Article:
There is much talk by employers of providing conditions of psychological safety at work. The notion of safety is hugely important because everyone should feel safe to exercise agency in bringing of what they choose to, of themselves to work.  However, safety does should not be conflated with comfort for those engaging in conversations or actions about race equity issues. 

It is important that people get use to having uncomfortable conversations.  People need to be brave.  There needs to be acceptance that they will not be comfortable in these spaces.  They will experience guilt, resentment, defensiveness and even sometimes even conflict.  People should not convince themselves that they are doing inclusion work if they do not experience these things.

Brave space (as opposed to spaces of psychological safety) must allow for vulnerability, for authentic expressions of pain without the imposition of condemnation because people seeking to gain learned experience, feel discomfort or perhaps resentment. 

This means that the whataboutisms and the trying to explain away racism by turning to things that make people feel more comfortable like classism or sexism have to be let go.  People need to enter into these conversations with compassion and care for those who are sharing their trauma and lived experience.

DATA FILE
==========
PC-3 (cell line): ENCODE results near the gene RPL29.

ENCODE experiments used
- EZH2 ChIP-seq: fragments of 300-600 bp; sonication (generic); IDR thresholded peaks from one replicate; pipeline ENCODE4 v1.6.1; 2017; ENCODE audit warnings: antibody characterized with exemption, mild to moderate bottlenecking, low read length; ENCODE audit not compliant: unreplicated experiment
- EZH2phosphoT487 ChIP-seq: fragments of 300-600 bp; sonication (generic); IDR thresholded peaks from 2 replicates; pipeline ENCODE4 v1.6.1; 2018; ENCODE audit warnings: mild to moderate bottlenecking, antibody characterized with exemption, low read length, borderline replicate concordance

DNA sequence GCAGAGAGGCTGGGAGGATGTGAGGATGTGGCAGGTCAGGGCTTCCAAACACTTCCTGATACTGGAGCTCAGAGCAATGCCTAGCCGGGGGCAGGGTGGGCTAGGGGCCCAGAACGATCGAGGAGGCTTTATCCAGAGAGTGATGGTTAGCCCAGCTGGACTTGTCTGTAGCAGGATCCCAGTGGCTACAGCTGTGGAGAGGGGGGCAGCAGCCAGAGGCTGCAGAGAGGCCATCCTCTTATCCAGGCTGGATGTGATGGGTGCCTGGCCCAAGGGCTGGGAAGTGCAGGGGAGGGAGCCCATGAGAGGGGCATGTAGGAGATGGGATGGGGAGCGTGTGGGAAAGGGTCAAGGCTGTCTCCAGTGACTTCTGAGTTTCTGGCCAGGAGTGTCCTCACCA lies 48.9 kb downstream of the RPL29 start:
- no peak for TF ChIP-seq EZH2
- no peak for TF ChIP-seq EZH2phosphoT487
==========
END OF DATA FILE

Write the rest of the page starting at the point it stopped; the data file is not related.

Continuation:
Conflict of opinion should be framed as a normal outcome of a diverse group, and this will also be applicable to how the space may be curated.  Arao and Clemens ibid, suggest that it is important for participants to “own your intentions and your impact” (p.16). 

A time for action not words

In brave spaces, there must be a shared understanding of intent, an openness and willing to learn, to be compassionate and be accepting of mistakes but adopt a growth mindset to acknowledge and learn from those mistakes. 

A culture of openness and trust is one that takes time to foster and will not suddenly be created on the declaration that brave spaces are going to be created in your organisation. 

Brave space should be a collectively curated space to enable dialogue, in which Black people are empowered to speak and share authentically about their lived experiences.  However, they should also be safe and protected as well as have access to effective health and wellbeing support.  Reliving trauma is psychologically damaging. 

Three takeaways to create a brave space:

  • Collective agreement of conditions of psychological safety (which will mean different things for different people), for those sharing their lived experience, with health and well-being support wrap around
  • Centre race in all discussions, whilst recognising intersections (e.g. disability, gender) as unique sites of inequity – do not let race become the elephant in the room. Celebrate racial diversity, do not constantly frame it as an issue/problem.
  • Do not be a ‘self-appointed ally’. Be welcomed and brought into this space by your Black colleagues to position you as a co-conspirator, because of your actions not your words.

To provide space to enable that and then do nothing with it, is unconscionable.  So, in the spirit of Black history month, a time for action not words. 

Hear more from Iwi at ISE’s EDI Conference taking place on Tuesday 15 November 2022.